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Image / Editorial

The Evolution of the Tampon Ad


By IMAGE
05th Nov 2014
The Evolution of the Tampon Ad

When music streaming giants Spotify announced that they had created a (very necessary) PMS playlist in September, we delighted in the idea that the media had finally grown up about menstruation.

Only a few months previously, Always had created the brilliant #LikeAGirl campaign, which stressed the importance of the destructive everyday language used in relation to connecting female attributes to weakness.? Watch the powerful video which started it all below:

However, a world in which menstruation is actually personified by a snarky ?Mother Nature? character rather than spoken about in muted phrases like ?feminine needs? has been decades coming.

Just have a look at this extremely cringe-worthy ad for Playtex scented tampons to see exactly what we mean, in which women circulate zombie-like towards the free ?purse-pack? (because God forbid someone would realize that that is in fact a pad in your bag).

Luckily, we’ve come a long way since 1979 in the media and advertisement’s attitudes to menstruating women. But we’re not there yet. A shocking 2010 advertisement for Kotex shows just how uncomfortable men still are about the idea of buying tampons, or indeed even saying the word ?tampon?.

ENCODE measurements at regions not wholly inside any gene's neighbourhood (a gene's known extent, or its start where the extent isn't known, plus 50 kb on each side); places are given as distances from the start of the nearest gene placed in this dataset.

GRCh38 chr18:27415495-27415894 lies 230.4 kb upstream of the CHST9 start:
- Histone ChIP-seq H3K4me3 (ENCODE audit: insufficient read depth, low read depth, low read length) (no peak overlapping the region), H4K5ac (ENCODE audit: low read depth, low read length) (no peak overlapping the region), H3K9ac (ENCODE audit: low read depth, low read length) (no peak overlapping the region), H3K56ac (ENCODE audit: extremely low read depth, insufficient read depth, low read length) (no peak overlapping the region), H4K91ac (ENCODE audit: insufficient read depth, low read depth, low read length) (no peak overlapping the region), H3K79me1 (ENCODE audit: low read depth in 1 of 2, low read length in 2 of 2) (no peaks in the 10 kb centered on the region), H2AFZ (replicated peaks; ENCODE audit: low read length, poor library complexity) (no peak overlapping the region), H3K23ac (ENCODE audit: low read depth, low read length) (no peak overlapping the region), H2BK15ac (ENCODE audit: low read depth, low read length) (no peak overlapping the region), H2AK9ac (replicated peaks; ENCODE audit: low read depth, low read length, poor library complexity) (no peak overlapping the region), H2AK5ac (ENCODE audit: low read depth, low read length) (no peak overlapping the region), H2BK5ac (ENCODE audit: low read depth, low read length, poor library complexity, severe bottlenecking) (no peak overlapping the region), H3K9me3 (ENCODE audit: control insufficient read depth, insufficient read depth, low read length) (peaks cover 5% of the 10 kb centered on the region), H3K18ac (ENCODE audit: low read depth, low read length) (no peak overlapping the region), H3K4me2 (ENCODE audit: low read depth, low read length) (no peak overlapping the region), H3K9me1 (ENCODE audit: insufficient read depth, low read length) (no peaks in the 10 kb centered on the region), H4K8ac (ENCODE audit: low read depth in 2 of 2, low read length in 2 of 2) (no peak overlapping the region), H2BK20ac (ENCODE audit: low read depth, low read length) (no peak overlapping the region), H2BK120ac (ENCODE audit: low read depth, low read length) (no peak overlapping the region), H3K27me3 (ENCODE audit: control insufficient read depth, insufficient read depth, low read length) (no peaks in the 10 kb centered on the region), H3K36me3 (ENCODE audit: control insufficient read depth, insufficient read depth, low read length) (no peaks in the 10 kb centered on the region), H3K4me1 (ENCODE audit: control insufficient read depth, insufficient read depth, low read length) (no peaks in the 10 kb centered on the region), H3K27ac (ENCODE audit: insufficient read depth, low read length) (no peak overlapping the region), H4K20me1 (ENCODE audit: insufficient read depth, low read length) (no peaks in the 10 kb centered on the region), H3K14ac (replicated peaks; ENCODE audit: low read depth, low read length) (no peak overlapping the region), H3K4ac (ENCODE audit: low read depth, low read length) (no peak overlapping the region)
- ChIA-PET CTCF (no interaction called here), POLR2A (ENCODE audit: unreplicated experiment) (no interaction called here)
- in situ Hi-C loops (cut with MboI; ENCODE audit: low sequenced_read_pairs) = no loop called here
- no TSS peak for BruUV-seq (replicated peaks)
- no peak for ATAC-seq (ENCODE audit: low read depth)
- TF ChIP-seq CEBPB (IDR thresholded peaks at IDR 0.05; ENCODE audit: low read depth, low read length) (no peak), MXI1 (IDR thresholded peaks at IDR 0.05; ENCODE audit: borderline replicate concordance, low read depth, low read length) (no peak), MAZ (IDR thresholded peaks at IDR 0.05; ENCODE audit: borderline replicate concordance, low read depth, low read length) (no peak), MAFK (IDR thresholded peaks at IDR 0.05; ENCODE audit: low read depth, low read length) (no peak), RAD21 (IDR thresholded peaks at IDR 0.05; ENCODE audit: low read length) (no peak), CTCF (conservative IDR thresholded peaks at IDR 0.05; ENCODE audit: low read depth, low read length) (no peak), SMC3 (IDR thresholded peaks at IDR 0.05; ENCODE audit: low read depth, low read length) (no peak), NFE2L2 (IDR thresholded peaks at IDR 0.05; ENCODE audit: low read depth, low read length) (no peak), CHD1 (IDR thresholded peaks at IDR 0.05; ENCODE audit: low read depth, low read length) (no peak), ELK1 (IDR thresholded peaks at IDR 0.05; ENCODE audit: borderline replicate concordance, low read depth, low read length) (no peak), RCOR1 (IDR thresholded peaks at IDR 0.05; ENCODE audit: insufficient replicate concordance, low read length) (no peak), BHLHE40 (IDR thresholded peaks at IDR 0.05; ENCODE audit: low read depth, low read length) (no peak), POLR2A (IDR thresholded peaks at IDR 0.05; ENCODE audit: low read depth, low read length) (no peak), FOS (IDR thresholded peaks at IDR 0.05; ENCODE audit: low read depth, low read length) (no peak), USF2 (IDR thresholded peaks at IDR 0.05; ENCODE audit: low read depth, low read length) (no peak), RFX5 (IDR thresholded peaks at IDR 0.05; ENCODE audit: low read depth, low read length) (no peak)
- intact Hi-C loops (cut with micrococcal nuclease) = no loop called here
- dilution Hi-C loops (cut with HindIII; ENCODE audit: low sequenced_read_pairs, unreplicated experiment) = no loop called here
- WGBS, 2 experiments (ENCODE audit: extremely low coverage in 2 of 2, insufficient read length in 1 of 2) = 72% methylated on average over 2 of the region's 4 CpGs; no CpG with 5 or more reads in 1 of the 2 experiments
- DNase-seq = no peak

The intelligent tongue-in-cheek ads from Hello Flo deserve a serious nod in this movement towards the essential but very slow normalisation of periods. For those of you who haven’t heard of them, Hello Flo is an American business which delivers tampons and pads to your door (along with a sugary treat) timed exactly to the menstruation schedule you provide for them. You may have seen some of their viral marketing videos, such as ?The Camp Gyno? and ?Full Moon Party? (featured below). They are targeted at girls just approaching their first period, and provide a soft landing into the world of menstruation, while again normalising it in the process for all of its 28 million viewers (so far).

Questionable advertisements aside, we have come a long way from the whispers of ?feminine protection? and clinical blue liquid being poured by a disembodied hand into the sanitary towels of decades gone.

Most importantly of all, let’s be glad that having to endure images like these are a thing of the past:

Hannah Popham @HannahPopham